SPAIN - The Spanish government denied it planned to increase the number of contributory years needed to retire, but said it would continue with plans to raise the pension age by two years.
In a statement, the government said it amended the Stability Plan 2009 - 2013 originally sent to the European Commission on January 29. The document initially contained a paragraph explaining Spain could save 4% of GDP by increasing the number of contributory years needed to retire to 25 years from 15 years, and increasing the pension age to 67.
The revised document now says the government did not propose an increase in contributory years, but formulated a "hypothesis" that if implemented could have helped to shore up the state's finances.
However, according to government documents, the plan to increase the pension age will go forward. The government said it will be discussed in the parliament and with the unions.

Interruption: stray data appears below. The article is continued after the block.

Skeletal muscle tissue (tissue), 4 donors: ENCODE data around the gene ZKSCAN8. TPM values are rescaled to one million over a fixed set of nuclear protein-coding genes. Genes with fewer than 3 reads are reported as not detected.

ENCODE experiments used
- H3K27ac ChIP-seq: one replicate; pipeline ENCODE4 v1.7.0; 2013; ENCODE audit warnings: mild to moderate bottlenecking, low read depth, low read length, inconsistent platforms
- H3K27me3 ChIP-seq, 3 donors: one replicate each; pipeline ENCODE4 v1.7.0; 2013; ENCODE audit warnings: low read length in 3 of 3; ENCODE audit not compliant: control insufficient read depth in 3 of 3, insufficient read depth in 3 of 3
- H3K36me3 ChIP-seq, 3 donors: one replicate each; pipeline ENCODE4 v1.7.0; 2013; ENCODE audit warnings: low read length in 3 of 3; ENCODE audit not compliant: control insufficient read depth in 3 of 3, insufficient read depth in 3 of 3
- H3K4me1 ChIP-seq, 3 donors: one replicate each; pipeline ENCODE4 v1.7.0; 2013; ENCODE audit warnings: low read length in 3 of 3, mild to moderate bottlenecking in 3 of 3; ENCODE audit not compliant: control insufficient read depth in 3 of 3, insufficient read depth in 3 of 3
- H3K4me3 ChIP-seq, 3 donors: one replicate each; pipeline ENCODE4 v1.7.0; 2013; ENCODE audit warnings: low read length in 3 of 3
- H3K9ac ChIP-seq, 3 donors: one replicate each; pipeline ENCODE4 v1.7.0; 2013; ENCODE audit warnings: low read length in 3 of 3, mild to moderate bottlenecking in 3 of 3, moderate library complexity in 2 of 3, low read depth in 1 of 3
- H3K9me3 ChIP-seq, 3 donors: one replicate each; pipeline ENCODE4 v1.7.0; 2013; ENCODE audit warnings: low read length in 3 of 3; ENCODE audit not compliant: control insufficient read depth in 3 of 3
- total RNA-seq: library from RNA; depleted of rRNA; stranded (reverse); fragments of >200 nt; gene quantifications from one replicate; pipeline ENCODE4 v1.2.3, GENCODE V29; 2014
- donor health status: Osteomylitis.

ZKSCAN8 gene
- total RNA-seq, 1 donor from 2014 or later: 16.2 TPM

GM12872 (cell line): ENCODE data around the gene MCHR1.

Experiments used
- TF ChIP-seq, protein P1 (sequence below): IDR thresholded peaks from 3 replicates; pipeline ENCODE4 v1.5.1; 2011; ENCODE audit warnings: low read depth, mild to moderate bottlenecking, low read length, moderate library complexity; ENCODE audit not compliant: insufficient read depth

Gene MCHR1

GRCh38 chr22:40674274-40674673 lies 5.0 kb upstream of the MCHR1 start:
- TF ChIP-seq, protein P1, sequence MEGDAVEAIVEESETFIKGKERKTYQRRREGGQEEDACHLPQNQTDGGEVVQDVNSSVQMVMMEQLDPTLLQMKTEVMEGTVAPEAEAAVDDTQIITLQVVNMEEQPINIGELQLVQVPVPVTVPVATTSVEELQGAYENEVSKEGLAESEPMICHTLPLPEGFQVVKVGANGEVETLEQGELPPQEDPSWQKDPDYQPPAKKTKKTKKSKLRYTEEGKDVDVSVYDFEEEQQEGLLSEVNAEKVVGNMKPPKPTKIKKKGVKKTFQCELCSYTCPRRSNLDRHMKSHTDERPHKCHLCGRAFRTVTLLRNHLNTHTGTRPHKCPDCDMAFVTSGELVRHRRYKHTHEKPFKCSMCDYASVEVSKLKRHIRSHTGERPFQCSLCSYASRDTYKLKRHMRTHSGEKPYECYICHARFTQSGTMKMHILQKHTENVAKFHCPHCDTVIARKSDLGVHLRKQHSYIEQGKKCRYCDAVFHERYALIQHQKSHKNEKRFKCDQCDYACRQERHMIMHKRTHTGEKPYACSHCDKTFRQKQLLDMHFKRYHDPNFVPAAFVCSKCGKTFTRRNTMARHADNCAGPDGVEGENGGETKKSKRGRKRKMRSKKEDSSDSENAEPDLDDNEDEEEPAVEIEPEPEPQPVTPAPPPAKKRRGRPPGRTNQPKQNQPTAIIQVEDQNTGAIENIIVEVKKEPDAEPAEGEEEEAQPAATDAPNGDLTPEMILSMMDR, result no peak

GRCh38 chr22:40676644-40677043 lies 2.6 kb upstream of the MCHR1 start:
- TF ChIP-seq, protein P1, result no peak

The government step-back has been strongly criticised by the opposition Partido Popular and the main trade unions.
PP secretary María Dolores de Cospedal said in a radio interview the correction made clear that "the government lacks credibility and firmness and that government's inactivity is detrimental to Spanish workers".
The trade unions went even further. Comisiones Obreras (CCOO) said the initiatives on pensions contained in the Stability Plan 2009 - 2013 are "more like the actions of political amateurs rather than a government".
CCOO also said: "It is hard to accept that measures on pensions which will have effect from 2013 are included in the Stability Plan when the Stability Plan has effect until 2013."
The Union General de Trabajadores said: "The sustainability of the pension system should not be guaranteed by making citizens work more. We utterly refuse this position."
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